Gou Miyagi’s portion from a skate film called “Overground Broadcasting” is worth noting for its penultimate scene. Here, Miyagi attempts to ride a rail sculpture. It takes him five painful tries later he finally makes a smooth landing.
This scene is a distinct feature of certain skate videos. Instead of showing the skater only when he lands tricks, the video is edited in a way that includes bails as well. These failures are not just bloopers during the credits but immersed in the video itself. Each attempt is as important as the success it is leading to. The veil of a polished skater is drawn back to reveal a human being involved with the messy odds and ends of a skate session.
Beyond the final cuts we hear, sometimes entire recording sessions are issued in box sets. Take Miles Davis’ posthumous The Complete Jack Johnson Sessions. The five cd’s include various outtakes of the tracks that both appear on the record and were excluded from the initial release. One included is from take nineteen of a tune. These are the almost landings that are on a release divorced from the landings.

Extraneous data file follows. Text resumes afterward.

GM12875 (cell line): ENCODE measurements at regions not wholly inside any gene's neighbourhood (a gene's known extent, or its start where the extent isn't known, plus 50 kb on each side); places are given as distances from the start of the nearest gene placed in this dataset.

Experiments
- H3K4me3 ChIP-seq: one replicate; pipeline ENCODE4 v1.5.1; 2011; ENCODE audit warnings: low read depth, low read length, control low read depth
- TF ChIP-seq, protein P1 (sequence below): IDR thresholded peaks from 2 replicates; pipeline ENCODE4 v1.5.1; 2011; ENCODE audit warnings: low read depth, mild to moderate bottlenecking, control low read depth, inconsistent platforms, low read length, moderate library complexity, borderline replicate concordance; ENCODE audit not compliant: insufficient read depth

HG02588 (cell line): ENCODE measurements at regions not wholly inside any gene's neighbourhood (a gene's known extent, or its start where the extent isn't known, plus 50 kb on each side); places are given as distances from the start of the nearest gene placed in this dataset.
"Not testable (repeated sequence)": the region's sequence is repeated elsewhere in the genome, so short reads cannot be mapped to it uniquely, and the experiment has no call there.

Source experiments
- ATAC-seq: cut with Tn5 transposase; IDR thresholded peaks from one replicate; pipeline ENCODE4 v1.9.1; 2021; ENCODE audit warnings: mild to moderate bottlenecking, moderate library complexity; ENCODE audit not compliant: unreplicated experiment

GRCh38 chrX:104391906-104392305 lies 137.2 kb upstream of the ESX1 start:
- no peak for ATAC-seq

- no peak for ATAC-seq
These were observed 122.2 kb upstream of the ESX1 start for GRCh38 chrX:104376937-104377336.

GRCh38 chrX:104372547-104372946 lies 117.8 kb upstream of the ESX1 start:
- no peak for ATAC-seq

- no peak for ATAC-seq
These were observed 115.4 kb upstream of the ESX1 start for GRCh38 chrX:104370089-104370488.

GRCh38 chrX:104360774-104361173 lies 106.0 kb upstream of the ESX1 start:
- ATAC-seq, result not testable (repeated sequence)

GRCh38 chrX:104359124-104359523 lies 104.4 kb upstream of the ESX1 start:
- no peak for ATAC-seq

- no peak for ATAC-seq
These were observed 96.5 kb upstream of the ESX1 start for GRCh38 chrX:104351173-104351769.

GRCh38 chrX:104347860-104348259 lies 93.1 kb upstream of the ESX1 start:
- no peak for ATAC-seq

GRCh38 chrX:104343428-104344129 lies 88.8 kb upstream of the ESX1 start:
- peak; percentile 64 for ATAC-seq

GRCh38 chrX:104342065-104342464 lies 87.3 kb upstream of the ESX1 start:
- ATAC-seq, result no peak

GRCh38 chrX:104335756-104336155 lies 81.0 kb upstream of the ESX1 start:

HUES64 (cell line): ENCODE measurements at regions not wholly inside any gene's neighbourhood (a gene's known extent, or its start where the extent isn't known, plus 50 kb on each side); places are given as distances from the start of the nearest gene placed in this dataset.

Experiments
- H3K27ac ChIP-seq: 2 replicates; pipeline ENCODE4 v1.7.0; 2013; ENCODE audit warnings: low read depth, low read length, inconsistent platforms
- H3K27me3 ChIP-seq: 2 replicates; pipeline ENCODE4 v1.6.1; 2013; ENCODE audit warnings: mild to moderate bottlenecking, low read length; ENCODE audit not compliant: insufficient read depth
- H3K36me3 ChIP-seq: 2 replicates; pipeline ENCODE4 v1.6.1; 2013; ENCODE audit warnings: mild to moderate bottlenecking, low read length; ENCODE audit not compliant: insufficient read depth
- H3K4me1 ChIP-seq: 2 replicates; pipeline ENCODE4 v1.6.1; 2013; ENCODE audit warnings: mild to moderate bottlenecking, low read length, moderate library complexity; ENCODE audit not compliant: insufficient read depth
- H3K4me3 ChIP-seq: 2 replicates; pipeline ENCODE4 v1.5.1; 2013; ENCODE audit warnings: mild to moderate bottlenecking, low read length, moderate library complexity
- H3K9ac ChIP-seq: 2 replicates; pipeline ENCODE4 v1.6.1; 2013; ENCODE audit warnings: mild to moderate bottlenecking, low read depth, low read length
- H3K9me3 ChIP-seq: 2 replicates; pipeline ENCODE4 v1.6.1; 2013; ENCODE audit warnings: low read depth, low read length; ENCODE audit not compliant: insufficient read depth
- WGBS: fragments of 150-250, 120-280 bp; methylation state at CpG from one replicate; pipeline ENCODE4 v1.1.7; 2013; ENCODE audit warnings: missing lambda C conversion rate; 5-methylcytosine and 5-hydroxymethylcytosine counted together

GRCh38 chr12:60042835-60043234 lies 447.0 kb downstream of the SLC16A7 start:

What if, like in the Miyagi video, an album was made of takes which lead up to the final take of a song? It is fascinating how the end result that we hear is removed from what it took to get there. Unless we dig for recording sessions, we will not hear the steps. That is, unless like skaters, bails are included as part of the music.